A secular state is a concept of secularism, whereby a state is or purports to be officially neutral in matters of religion, supporting neither religion nor irreligion.

Features of India Secularism

1. The state should not have any religion of its own.

2. All the religions shall be equally protected by the state.

3. Free exercise of right to freedom of religion.

4. State shall not discriminate against any particular religion. It means that the state shall not prefer, favour or disfavour any particular religion viz-a-viz others.

5. Religious tolerance.

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                                    SECULAR STATE


A secular state is a concept of secularism, whereby a state is or purports to be officially neutral in matters of religion, supporting neither religion nor irreligion.[1] A secular state also claims to treat all its citizens equally regardless of religion, and claims to avoid preferential treatment for a citizen from a particular religion/nonreligion over other religions/nonreligion. Secular states do not have a state religion (established religion) or equivalent, although the absence of a state religion does not necessarily mean that a state is fully secular; however, a true secular state should steadfastly maintain national governance without influence from religious factions.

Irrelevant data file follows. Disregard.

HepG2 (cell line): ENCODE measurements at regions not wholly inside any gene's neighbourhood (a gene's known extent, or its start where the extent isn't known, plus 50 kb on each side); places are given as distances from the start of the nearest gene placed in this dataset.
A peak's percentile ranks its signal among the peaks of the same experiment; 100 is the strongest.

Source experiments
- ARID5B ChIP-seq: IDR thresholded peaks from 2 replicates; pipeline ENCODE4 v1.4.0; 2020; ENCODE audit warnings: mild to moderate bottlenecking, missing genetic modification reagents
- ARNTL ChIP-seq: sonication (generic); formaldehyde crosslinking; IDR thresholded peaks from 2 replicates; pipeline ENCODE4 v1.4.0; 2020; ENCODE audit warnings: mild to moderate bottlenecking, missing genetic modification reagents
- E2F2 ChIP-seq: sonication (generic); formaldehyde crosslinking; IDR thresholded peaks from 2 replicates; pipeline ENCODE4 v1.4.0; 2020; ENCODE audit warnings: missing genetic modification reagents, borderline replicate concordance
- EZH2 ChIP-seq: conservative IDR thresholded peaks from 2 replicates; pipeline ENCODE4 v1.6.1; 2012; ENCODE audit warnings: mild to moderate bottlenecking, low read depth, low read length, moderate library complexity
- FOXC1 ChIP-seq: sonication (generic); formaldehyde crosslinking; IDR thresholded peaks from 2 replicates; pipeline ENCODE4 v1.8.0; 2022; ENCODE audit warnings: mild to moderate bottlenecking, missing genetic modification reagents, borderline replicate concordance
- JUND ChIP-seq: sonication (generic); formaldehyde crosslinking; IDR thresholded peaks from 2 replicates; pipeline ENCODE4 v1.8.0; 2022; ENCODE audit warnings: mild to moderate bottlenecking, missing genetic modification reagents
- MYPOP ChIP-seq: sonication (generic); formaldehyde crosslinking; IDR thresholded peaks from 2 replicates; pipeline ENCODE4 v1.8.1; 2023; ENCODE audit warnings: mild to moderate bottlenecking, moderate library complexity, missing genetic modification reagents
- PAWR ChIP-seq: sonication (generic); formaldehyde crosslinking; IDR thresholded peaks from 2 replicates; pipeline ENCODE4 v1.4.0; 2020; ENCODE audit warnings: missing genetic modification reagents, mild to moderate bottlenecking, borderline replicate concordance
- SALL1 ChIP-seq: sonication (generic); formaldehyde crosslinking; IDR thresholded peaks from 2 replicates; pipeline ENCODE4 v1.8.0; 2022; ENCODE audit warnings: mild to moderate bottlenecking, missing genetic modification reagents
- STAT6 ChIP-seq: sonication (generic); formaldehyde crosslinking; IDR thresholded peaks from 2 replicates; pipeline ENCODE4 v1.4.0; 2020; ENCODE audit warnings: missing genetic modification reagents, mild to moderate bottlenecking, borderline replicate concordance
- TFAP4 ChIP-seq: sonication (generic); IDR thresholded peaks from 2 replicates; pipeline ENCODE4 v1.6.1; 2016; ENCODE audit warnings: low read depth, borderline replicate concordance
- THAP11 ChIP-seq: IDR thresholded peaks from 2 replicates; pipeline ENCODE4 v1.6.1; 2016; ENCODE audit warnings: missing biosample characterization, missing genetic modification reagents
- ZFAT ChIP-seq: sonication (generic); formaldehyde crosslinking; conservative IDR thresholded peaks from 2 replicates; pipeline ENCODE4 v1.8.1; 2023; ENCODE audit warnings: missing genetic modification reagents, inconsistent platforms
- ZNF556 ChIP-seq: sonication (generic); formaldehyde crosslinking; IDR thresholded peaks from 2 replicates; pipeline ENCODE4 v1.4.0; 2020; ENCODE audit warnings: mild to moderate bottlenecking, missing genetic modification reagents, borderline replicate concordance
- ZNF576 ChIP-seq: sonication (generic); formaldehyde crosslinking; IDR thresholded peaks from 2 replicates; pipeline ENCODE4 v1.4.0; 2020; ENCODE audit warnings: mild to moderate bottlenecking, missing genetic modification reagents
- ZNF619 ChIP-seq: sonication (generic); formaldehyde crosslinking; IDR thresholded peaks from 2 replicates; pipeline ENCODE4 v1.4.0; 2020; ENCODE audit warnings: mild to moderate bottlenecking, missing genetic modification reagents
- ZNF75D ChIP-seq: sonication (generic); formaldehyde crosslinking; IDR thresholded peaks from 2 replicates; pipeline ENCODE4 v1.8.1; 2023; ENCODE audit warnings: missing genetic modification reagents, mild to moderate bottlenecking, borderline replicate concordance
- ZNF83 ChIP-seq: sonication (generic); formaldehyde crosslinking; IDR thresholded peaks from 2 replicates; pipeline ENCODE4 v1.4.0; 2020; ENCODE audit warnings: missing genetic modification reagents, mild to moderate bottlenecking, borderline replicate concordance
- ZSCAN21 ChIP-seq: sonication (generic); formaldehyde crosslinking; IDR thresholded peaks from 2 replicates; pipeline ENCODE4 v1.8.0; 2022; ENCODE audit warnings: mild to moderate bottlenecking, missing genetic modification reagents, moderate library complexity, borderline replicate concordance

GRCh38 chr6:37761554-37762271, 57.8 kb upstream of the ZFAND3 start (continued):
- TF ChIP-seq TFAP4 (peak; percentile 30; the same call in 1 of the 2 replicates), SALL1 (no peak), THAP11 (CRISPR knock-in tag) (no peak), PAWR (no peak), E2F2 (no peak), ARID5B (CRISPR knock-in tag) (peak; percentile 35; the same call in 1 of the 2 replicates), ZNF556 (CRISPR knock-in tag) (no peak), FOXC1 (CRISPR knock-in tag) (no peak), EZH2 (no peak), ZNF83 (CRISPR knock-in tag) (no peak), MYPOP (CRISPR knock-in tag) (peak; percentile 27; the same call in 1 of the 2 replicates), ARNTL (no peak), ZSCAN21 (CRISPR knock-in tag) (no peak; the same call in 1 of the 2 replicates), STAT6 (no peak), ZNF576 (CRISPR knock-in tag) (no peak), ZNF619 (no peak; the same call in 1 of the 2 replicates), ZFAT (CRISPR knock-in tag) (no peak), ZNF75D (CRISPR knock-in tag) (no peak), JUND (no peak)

Secularism in India means equal treatment of all religions by the state.

With the 42nd Amendment of the Constitution of India enacted in 1976,[1] the Preamble to the Constitution asserted that India is a secular nation. However, neither India's constitution nor its laws define the relationship between religion and state. The laws implicitly require the state and its institutions to recognize and accept all religions, enforce religious laws instead of parliamentary laws, and respect pluralism.[2][3] India does not have an official state religion. The people of India have freedom of religion, and the state treats all individuals as equal citizens regardless of their religion. In matters of law in modern India, however, the applicable code of law is unequal, and India's personal laws - on matters such as marriage, divorce, inheritance, alimony - varies with an individual's religion. Muslim Indians have Sharia-basedMuslim Personal Law, while Hindus, Christians, Sikhs and other non-Muslim Indians live under common law. The attempt to respect unequal, religious law has created a number of issues in India such as acceptability of child marriage,[4] polygamy, unequal inheritance rights, extrajudicial unilateral divorce rights favorable to some males, and conflicting interpretations of religious books.